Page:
Gown by Madame Grès, 1940; ph George Platt LynesGown by Madeleine Vionnet, 1933; ph George Hoyningen-HueneVionnet is known for popularising, if not inventing, the bias cut to create sleek and flattering dresses that skimmed the body languidly. Her gowns were soft, floating freely, and did not distort the natural curves of a woman’s body. She used more unusual fabrics for women’s clothing in the 20s and 30s, such as crepe de chine, gabardine and satin, and always ordered two yards extra for each dress to accommodate the draping.

Both Grès and Vionnet have continued to inspire fashion designers to the present day.

Today, we still see the classic goddess gown on our screen stars, but it is also a favourite style of wedding dress (one of the few occasions when ordinary mortals don floor-length gowns), as an alternative to the classic 50s-style princess gown of strapless-boned-bodice-and-big-skirt ilk. … And above all other days, one should feel like a goddess on one’s own wedding day.

Key Characteristics

•  columnar, bias-but
•  fluid draping
•  pleating
•  asymmetry
•  floor-length

Fashion Note

My very simple grey jersey goddess gown is by English label Karen Millen, and features characteristic asymmetry, draping, and an interesting cut to the back.

Photos: January 2014

Scroll down for more images. Links have been provided where available.

Bette DavisCarole LombardGowns by Madeleine VionnetGown by Madame GrèsNorma ShearerGown by Madeleine VionnetRita Hayworth


Fine Feathers

I am suspicious of unnecessary embellishments. I regard bows with a jaundiced eye most of the time, and only occasionally accept them. However, I love pompoms in all their guises, and also tassels. Sometimes embellishments acquire a new lustre when they pass from tastefulness, safely skate over twee, and enter a new over-the-top realm of sheer and utter ridiculousness where they become, simply, AWESOME.

Such is this Yves Saint Laurent dress (A/W 2008–09). It is covered, smothered, in a gazillion feathered spangled tassels that jiggle with every wiggle; you couldn’t quibble: it’s irresistible; collectable!

This is a fun, new twist on a black and white dress to ruffle a few feathers. It’s extraordinarily frivolous and full of joie de vivre. The feathers are like a more tactile rendition of polka dots. In fact, I’m just dotty for it!

Page from British Vogue, December 2008


What Would Coco Think?

These astonishingly ugly shoes by Chanel are so hideous they belong on the fat feet of Cinderella’s sisters. Particularly the clunky, clumsy hessian bag mules with the abomination of a cheap token flower nailed on the side. I’ll go one further and say these monstrosities belong on the hooves of Shrek’s troll wife. Or is that being unfair to Princess Fiona?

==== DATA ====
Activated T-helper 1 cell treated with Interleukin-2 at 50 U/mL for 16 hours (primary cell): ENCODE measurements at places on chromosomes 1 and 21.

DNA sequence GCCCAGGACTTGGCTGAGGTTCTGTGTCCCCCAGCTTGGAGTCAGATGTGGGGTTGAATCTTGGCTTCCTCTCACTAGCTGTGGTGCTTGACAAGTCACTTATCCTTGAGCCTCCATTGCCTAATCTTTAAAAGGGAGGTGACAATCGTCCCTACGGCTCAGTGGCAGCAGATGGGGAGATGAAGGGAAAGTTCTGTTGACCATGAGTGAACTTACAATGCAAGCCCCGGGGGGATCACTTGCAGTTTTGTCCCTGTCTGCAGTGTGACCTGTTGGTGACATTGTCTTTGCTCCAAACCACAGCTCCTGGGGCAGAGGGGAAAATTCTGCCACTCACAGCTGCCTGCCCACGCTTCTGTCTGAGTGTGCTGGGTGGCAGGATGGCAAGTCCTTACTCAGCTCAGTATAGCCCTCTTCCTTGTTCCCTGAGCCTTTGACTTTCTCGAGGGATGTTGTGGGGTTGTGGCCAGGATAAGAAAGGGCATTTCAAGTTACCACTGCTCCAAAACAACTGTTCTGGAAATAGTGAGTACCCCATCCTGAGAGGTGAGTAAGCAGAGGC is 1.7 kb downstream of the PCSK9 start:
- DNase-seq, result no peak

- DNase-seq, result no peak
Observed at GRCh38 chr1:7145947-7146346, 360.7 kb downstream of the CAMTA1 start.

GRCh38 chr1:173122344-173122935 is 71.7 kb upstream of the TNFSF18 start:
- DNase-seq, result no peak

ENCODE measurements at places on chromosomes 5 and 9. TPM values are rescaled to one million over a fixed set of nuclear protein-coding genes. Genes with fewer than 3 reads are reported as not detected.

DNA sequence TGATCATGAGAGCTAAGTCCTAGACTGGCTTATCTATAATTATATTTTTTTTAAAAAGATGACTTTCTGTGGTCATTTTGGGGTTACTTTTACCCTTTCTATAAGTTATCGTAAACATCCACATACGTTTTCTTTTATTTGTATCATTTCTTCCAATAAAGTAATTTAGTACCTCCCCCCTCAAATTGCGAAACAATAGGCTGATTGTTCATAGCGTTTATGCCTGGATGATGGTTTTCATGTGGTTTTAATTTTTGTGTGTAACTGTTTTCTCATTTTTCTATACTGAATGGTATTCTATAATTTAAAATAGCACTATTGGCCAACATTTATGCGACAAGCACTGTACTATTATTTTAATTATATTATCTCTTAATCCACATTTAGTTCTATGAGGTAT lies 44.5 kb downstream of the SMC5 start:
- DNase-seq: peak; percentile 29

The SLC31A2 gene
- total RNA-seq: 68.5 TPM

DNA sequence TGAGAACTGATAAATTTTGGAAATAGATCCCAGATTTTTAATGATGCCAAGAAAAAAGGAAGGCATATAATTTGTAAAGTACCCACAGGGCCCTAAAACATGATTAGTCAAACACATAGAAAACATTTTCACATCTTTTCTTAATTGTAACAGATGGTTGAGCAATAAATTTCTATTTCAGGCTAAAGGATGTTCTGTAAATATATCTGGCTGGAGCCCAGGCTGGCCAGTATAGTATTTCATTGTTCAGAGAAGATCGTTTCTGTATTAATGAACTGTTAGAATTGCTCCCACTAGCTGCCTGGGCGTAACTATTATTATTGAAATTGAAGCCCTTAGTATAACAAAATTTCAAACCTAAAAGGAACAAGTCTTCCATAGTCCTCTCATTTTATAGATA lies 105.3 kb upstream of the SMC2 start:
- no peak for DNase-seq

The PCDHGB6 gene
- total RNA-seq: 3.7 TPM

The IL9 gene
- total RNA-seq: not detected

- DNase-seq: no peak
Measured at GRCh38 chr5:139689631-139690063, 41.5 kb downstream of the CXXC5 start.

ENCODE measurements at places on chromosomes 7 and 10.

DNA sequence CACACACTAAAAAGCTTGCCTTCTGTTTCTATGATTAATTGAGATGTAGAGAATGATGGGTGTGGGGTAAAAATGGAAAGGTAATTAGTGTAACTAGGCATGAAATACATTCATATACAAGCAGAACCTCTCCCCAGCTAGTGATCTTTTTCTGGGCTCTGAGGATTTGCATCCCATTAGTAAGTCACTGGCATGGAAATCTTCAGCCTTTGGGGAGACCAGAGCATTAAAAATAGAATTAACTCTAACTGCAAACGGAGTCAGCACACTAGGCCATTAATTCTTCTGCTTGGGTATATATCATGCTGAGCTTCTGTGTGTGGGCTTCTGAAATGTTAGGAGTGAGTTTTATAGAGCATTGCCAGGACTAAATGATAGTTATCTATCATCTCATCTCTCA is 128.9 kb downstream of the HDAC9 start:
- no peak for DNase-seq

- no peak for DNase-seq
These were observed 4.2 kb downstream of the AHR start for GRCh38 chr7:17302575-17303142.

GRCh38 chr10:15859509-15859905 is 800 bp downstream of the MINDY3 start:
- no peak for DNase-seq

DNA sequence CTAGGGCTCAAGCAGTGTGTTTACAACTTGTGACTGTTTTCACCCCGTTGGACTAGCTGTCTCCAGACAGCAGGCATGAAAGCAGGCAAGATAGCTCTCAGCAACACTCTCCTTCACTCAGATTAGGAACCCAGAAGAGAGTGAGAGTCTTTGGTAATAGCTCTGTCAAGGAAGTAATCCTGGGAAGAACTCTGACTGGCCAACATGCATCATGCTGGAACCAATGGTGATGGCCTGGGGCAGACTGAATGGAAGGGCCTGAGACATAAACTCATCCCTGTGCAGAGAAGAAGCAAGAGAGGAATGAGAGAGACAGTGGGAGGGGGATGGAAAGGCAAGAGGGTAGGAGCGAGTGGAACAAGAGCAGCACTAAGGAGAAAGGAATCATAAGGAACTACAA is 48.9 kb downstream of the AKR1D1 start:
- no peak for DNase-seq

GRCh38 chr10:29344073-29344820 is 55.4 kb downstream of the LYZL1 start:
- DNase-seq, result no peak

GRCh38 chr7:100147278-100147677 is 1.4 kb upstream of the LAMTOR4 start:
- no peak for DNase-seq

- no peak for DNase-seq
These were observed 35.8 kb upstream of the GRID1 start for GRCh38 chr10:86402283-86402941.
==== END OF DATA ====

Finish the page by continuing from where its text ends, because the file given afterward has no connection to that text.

The other pair is almost as frightful. From the heel they are solid, staid cream Mary-Jane hybrids that unexpectedly finish in a delicate thong. Why, why? The balance is all wrong! When would you sport such odious footwear?

Clearly the original owner did not sport them anywhere, as they remain in pristine condition straight from the bandbox. She chose instead to donate them to a Salvos op shop – a charity thrift store – and just look at what they had the temerity to charge for them!

These astonishingly ugly shoes by Chanel are so hideous they belong on the fat feet of Cinderella’s sisters.

I take issue with the staff of charity stores who show zero discernment when pricing items. Cheap high street stores such as Zara are often racked with ‘designer’ items, while actual designer items are either priced ridiculously highly if they are well-known, or at a pittance if they are obscure (although I shouldn’t complain about the latter). The quality of the design and materials is often ill-considered.

I actually mentioned these shoes in the comment section of one of Salvos Stores’ Instagram images, and I was pleased that one of their marketing team contacted me about them within an hour. They clearly were not happy that these shoes had been priced so high and intended to send an area manager to the store in question – which is certainly maintaining good PR.

My sister Star spotted these shoes and sent the snaps to me last September. I did search online for them, wondering if the hideous mules were genuine, but it seems they were. Unfortunately I’ve lost the urls, but I recall one blogger reviewer who was scathing of them, anda second who fell in love with them and bought them, finding it difficult to choose between colours.

I must admit I am not a big fan of Lagerfeld’s Chanel, finding a lot of his output horribly frou-frou and twee (not, ahem, tweed). Considering her oft-quoted maxim of taking one thing off before she left the house, I often wonder what would Coco think of it?